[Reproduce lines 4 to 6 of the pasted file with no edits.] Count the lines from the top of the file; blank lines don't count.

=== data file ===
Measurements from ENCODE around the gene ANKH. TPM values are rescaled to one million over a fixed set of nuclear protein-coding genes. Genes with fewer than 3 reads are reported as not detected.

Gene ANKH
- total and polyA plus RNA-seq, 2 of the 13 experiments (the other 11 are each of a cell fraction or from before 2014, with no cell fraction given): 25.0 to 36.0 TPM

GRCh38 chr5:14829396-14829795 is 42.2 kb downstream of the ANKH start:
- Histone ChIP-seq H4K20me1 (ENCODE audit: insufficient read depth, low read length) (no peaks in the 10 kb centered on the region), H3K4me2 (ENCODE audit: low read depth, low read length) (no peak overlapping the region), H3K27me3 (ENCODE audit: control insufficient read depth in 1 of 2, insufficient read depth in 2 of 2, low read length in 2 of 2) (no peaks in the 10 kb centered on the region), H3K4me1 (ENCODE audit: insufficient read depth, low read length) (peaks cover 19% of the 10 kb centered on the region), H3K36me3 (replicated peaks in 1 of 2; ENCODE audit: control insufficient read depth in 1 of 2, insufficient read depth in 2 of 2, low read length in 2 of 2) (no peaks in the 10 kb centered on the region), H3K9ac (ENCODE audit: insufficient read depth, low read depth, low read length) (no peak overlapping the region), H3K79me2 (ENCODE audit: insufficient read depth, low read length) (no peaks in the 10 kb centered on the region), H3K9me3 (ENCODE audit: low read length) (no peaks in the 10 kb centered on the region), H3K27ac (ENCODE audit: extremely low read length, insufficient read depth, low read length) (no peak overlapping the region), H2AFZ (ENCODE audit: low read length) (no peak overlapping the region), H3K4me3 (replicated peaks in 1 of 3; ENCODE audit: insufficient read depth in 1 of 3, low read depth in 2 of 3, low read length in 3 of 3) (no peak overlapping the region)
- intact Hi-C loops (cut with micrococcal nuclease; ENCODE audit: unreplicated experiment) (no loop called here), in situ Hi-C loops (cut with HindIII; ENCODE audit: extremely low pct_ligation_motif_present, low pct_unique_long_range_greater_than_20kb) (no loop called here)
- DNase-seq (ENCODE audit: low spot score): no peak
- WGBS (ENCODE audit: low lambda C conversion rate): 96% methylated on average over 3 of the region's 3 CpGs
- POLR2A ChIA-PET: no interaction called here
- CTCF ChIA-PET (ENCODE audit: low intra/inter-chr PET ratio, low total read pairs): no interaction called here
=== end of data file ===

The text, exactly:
GRCh38 chr5:14829396-14829795 is 42.2 kb downstream of the ANKH start:
- Histone ChIP-seq H4K20me1 (ENCODE audit: insufficient read depth, low read length) (no peaks in the 10 kb centered on the region), H3K4me2 (ENCODE audit: low read depth, low read length) (no peak overlapping the region), H3K27me3 (ENCODE audit: control insufficient read depth in 1 of 2, insufficient read depth in 2 of 2, low read length in 2 of 2) (no peaks in the 10 kb centered on the region), H3K4me1 (ENCODE audit: insufficient read depth, low read length) (peaks cover 19% of the 10 kb centered on the region), H3K36me3 (replicated peaks in 1 of 2; ENCODE audit: control insufficient read depth in 1 of 2, insufficient read depth in 2 of 2, low read length in 2 of 2) (no peaks in the 10 kb centered on the region), H3K9ac (ENCODE audit: insufficient read depth, low read depth, low read length) (no peak overlapping the region), H3K79me2 (ENCODE audit: insufficient read depth, low read length) (no peaks in the 10 kb centered on the region), H3K9me3 (ENCODE audit: low read length) (no peaks in the 10 kb centered on the region), H3K27ac (ENCODE audit: extremely low read length, insufficient read depth, low read length) (no peak overlapping the region), H2AFZ (ENCODE audit: low read length) (no peak overlapping the region), H3K4me3 (replicated peaks in 1 of 3; ENCODE audit: insufficient read depth in 1 of 3, low read depth in 2 of 3, low read length in 3 of 3) (no peak overlapping the region)
- intact Hi-C loops (cut with micrococcal nuclease; ENCODE audit: unreplicated experiment) (no loop called here), in situ Hi-C loops (cut with HindIII; ENCODE audit: extremely low pct_ligation_motif_present, low pct_unique_long_range_greater_than_20kb) (no loop called here)